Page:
Most D.C. Elevators Lack Valid Licenses

By Yolanda Woodlee
Washington Post Staff Writer
Sunday, March 5, 2006

More than half of the 10,000 elevators in the District are operating without valid licenses, including 26 at two D.C. government buildings, according to officials at the city agency that regulates them.

Department of Consumer and Regulatory Affairs officials said they sent warning notices about license renewals last year to owners of buildings with elevators. Responses came back regarding 4,144 elevators, which have since been inspected.

But Darrell Donnelly, the agency official responsible for issuing elevator certifications, said in an interview that an estimated 5,300 are operating without valid licenses.

Agency officials testified Friday at a D.C. Council oversight hearing that raised new questions about elevator safety, adding to those that came to light after the Thanksgiving Day death of a woman who fell while trying to climb out of an elevator stopped between floors at a Gallery Place condominium building. Council member Jim Graham (D-Ward 1), chairman of the Committee on Consumer and Regulatory Affairs, called elevator safety "a serious issue," but city officials said they are confident most elevators are safe.

District law requires elevators to be inspected every six months. Building owners must request the inspections, which are frequently done by outside contractors because the city's two elevator inspectors can't handle all the work.

Graham said relying on third-party inspectors is problematic because the city is not able to monitor those inspectors closely.

City officials testified that elevators with minor problems can remain in service if property owners promise to repair them. Graham said he was appalled when Audrick Payne, a city elevator inspector, said elevators with "life and limb" hazards had been put back in service when owners signed letters of intent to repair the problem.

"Why are we permitting that?" Graham asked. "The road to you-know-where is paved with good intentions."

But agency director Patrick J. Canavan told Graham that letters of intent are not accepted when serious safety problems are found on elevators. He said elevator inspections are required before new buildings can be occupied.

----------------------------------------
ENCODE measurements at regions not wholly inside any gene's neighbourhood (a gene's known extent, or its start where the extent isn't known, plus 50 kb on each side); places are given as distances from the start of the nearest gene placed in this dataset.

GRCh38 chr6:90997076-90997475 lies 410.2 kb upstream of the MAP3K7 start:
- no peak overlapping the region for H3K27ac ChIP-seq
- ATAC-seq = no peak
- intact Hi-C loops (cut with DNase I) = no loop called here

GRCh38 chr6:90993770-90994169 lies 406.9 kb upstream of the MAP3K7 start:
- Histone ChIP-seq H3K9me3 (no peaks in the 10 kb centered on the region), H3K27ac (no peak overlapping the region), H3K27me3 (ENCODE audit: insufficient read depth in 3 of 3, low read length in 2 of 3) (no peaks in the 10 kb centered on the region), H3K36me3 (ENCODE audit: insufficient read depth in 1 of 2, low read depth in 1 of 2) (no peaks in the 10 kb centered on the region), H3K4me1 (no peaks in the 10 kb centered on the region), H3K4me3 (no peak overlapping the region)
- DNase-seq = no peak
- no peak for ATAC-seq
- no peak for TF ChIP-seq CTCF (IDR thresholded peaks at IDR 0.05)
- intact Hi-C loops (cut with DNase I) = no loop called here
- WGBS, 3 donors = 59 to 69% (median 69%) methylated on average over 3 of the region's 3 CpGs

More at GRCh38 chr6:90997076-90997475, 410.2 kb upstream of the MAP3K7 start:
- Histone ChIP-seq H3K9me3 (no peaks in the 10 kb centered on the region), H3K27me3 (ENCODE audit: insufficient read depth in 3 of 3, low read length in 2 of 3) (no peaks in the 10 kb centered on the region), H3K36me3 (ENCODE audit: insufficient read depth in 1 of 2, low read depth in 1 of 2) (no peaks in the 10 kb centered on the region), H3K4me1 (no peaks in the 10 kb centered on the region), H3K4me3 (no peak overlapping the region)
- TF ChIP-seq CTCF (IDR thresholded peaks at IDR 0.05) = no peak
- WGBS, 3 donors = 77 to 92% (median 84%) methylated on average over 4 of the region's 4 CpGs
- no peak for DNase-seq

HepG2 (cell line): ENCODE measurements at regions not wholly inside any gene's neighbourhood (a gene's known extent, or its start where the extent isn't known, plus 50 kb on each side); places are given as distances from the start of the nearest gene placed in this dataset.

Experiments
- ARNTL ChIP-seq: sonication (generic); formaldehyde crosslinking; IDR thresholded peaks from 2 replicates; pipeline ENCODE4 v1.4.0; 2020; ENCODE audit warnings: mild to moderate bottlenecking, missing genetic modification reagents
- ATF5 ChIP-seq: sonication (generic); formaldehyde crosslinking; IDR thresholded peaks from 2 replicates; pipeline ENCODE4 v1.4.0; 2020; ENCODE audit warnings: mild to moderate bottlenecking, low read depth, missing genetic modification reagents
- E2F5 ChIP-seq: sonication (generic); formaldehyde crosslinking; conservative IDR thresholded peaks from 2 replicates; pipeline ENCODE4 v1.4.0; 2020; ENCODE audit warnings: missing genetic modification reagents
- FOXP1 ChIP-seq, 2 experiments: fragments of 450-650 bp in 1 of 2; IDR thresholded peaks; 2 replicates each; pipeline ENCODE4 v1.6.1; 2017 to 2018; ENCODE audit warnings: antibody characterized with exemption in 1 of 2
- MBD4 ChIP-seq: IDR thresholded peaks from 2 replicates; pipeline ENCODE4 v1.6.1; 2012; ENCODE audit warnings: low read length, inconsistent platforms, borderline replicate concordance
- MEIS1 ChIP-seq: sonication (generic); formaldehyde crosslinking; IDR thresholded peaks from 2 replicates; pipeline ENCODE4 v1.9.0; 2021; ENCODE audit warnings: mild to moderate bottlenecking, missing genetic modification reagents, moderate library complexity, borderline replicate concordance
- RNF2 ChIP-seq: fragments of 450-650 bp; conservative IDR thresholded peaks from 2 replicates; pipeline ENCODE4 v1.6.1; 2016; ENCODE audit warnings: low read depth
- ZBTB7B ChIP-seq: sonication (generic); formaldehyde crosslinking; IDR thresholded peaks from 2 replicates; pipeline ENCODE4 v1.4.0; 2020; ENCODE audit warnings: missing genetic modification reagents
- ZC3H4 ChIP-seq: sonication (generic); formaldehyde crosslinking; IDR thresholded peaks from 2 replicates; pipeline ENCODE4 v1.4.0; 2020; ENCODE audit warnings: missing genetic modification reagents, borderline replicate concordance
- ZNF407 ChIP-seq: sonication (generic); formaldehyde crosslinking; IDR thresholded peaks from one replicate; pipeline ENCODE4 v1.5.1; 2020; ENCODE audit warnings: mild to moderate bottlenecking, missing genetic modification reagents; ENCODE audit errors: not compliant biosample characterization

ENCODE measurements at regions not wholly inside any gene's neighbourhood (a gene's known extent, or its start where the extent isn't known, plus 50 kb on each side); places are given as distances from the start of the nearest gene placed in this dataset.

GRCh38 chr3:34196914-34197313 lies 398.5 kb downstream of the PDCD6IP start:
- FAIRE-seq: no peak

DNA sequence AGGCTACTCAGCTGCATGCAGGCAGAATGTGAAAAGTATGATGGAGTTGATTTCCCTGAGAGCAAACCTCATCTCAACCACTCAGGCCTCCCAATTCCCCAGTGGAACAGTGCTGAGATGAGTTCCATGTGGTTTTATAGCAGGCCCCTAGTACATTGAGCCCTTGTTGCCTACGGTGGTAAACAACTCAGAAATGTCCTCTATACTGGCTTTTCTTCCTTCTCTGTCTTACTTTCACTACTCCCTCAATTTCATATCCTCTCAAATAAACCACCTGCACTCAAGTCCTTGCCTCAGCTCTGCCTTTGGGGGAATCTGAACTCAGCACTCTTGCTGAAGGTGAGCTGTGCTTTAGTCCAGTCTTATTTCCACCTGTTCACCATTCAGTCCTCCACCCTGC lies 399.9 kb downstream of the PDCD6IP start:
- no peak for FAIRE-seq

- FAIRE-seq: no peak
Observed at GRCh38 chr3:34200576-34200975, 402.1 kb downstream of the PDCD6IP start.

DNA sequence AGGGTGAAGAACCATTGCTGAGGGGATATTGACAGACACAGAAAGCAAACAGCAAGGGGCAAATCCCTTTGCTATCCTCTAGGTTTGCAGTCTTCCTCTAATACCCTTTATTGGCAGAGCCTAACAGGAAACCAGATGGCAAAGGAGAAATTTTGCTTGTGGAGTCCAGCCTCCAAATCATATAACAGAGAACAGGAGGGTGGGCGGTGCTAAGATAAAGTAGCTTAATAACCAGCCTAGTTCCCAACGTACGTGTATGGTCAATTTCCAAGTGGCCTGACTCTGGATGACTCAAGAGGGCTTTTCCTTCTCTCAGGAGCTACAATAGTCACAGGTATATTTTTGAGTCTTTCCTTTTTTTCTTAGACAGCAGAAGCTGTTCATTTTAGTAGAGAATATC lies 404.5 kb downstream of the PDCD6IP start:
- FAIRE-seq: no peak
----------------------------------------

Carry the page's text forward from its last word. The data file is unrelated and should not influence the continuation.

The city has had problems with elevators in at least two government buildings.

Payne said he shut two of the 15 elevators at One Judiciary Square, 441 Fourth St. NW, in May. In January, he shut two more at the building, which houses city agencies, and cited the city's Office of Property Management with a fine of $30,000 -- the maximum $2,000 fine for each of the 15 elevators.

Payne said he did not shut all 15 elevators in the building because it would have inconvenienced large numbers of employees and visitors. The problem, he said in an interview, was that the elevators were not connected properly to smoke sensors. As a result, when fire alarms went off, the elevators did not return to the ground floor as they were supposed to but stopped at other floors.

Peter May, an official with the Office of Property Management, which is responsible for building maintenance, said he has not received any notice of a fine. He said the elevators have been repaired and are awaiting reinspection by city officials. "The elevators are safe," he said. "We wouldn't operate them if they weren't safe."

In an interview, Payne also said 11 elevators at 300 Indiana Ave. NW, which houses the police department headquarters and the Department of Motor Vehicles, have not been inspected since 1996. Payne said he issued a violation notice in May 2003 that said the elevators needed to be inspected but that they still have not been.

"If the elevator hasn't been inspected and it's in operation, how does the riding public know it's safe?" Payne asked. "It's dangerous until it's inspected and approved."

In the past five years, two fatal elevator accidents have occurred in the city, both as people tried to escape elevators that had stopped between floors, said Linda Argo, a spokeswoman for the Department of Consumer and Regulatory Affairs. But Argo said people should not be overly alarmed about elevator safety.

"We're confident that the elevators in the District of Columbia are safe," Argo said. "People don't need to be afraid to step on an elevator. What people should focus on are the safety provisions while on an elevator."


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